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How Tagbanua tribesmen protect the 'mermaids' of Palawan

20 January 2019, (Philippines)

SWIMS WITH THE DUGONG The author with a 3-meter-long bull dugong in Northern Palawan

Wearing fins from recycled plastic containers, tough Tagbanua tribesmen have become the protectors of the dugong, those gentle marine mammals that have become prey to poachers in Northern Palawan.

The dugong (scientific name: Dugong dugon) is legally protected by Republic Act No. 9147, or the Wildlife Resources Conservation and Protection Act, because aside from being occasionally hunted, the mammals often drown after becoming entangled in fishing nets.

“We’re here to safeguard about 30 dugong,” said Deave, a Tagbanua tribesman enlisted as both spotter and guard against poachers and illegal fishers in the Calamianes Islands in Northern Palawan.

“Our livelihood depends on wildlife so it makes sense to protect them. Protecting [the] dugong safeguards our own future,” he added.

The dugong, or sea cow, which is related to elephants, can grow up to 3 meters in length and weigh up to 400 kilograms. It is the fourth member of the order Sirenia, alongside three manatee species. The dugong has a forked tail while a manatee has a round, paddle-like tail.

Wiped out

A fifth species, the gigantic 8-meter-long Steller’s sea cow, was completely wiped out by 1768, just 30 years after being discovered by scientists.

Dugong comes from the Malay word duyung, meaning “lady of the sea,” which might explain so-called mermaid sightings by sailors in olden times.

Sizable herds of dugong once plied the Philippine archipelago until hunting and habitat loss reduced their number.

Today, the dugong is globally classified as vulnerable, though it is considered critically endangered in the Philippines because of its rarity. Small populations still hold out in Isabela, Mindanao, Guimaras and Palawan, but encounters are extremely rare.

The Calamianes Islands in Northern Palawan remain one of the last areas in the country where the giant marine herbivores can be seen regularly.

Guided by expert divers and Tagbanua tribesmen, Best Alternatives Campaign, a movement to promote good environmental and sustainability practices, recently got a chance to interact with the dugong.

To successfully conserve the dugong, local government units and communities must stamp out poaching, minimize the threat of accidental entanglement in fishing nets, and most importantly, preserve the integrity of seagrass meadows.

Often overshadowed by more colorful and popular marine habitats like coral reefs and mangroves, seagrass meadows are highly productive and provide food for many marine creatures—from rabbitfish (samaral) to sea turtles and the dugong. Unfortunately, many seagrass habitats are being destroyed by reclamation and pollution.

Best caretakers

“We can learn a lot about sustainable use and responsible stewardship from the dugong. The mammal consumes a lot of seagrass yet it leaves the seagrass bed even healthier than before,” said dugong conservationist Dr. Teri Aquino.

“When feeding, [the] dugong helps release micronutrients from the seabed, making nutrients more accessible for small fish. And this is why we always see fish swimming with [the] dugong. This marine mammal living the simplest of lives is one of the best caretakers of our seagrass habitats and the animals that live in them,” Aquino explained.

Through the dedicated efforts of local wardens like Palawan’s Tagbanua tribesmen and by protecting the country’s remaining seagrass meadows, tomorrow’s Pinoys might yet get a chance to swim with real mermaids.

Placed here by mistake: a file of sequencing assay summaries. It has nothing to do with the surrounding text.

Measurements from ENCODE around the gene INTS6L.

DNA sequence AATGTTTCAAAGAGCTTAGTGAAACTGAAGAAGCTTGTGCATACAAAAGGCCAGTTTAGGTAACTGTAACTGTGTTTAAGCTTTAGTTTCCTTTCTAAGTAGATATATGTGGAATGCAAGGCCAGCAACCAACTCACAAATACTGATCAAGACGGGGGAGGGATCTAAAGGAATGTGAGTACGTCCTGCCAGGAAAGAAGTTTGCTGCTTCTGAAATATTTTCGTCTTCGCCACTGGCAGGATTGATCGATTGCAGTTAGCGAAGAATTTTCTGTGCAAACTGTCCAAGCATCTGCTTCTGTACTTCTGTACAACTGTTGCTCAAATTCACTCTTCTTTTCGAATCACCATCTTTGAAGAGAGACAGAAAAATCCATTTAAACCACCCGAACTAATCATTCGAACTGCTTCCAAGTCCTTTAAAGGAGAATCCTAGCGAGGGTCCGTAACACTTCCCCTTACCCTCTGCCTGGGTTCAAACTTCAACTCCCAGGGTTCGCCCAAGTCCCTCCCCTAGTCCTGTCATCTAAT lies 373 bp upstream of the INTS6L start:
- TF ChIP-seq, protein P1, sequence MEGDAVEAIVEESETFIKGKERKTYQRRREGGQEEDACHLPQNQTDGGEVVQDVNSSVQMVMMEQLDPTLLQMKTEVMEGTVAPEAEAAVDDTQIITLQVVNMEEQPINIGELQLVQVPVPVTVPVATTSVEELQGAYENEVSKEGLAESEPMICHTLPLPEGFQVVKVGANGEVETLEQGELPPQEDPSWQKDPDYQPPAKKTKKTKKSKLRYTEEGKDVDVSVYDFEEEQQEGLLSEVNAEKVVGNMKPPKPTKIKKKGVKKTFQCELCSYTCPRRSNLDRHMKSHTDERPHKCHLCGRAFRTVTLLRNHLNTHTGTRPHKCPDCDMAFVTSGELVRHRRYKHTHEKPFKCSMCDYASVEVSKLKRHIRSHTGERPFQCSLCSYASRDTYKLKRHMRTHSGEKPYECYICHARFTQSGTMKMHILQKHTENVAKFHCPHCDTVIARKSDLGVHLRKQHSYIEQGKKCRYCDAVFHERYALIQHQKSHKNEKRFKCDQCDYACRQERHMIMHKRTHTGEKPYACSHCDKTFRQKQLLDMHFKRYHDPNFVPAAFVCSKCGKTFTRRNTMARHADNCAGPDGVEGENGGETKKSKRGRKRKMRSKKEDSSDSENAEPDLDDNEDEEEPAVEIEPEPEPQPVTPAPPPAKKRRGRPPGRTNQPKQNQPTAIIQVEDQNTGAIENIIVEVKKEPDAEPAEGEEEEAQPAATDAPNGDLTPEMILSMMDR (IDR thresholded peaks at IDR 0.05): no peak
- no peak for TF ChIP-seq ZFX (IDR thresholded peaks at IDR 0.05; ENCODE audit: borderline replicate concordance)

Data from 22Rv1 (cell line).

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Chilika Lake possesses 20% of India's seagrass

19 January 2019, The Hindu (India)

Chilika has 20% of India’s seagrass

Chilika Lake is claimed to have 20% of India’s seagrass distribution, which plays a vital role in oxygen production and absorption of carbon dioxide and acts as a purifier in aquatic ecology.

According to the Chilika Development Authority, the apex body for the Lake’s management, seagrass species such as Holodule uninervis, Holodule pinifolia, Halophila ovalis, Halophila ovata and Halophila beccarii were recorded during annual monitoring of the Chilika Lake held on Thursday.

“Seagrass distribution has been estimated over an area of 152 sq. km, an increase from 135 sq km in the last year. Increase in seagrass has been reported against its declining trend throughout the world and now Chilika has 20% of India’s seagrass,” said CDA Chief Executive Susanta Nanda.

“Seagrass plays a vital role in oxygen production and absorption of carbon dioxide. It acts as a purifier in aquatic ecology. The seagrass area increases only when the water is clean. Seagrass will rejuvenate fishing ground by providing nursery habitat to important fish species,” Mr. Nanda said.

Another heartening outcome of the annual monitoring was reappearance of sponges. “Due to disturbance in habitat, the sponges were not observed in the lake after 1985. But after the recent eviction of large area of prawn gherry in the southern sector of the lake, the sponges are observed abundantly in Patanasi and Kumarpur area,” he said.

Some of the indicators that emerged during the monitoring established the lake’s resilient ecosystem. The annual survey of endangered Irrawaddy dolphins conducted on Thursday finds population of aquatic mammals in the range of 130-150.

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NATURE NOTES: The underwater forests that hold our coastline together

11 January 2019, Northumberland Gazette (UK)

Along the coastline of Lindisfarne lie hidden meadows of long grasses, their leaves deep green and ribbon-like.

They sway gently, though there is no wind. In summer, pale flowers bloom and pollinators busy themselves.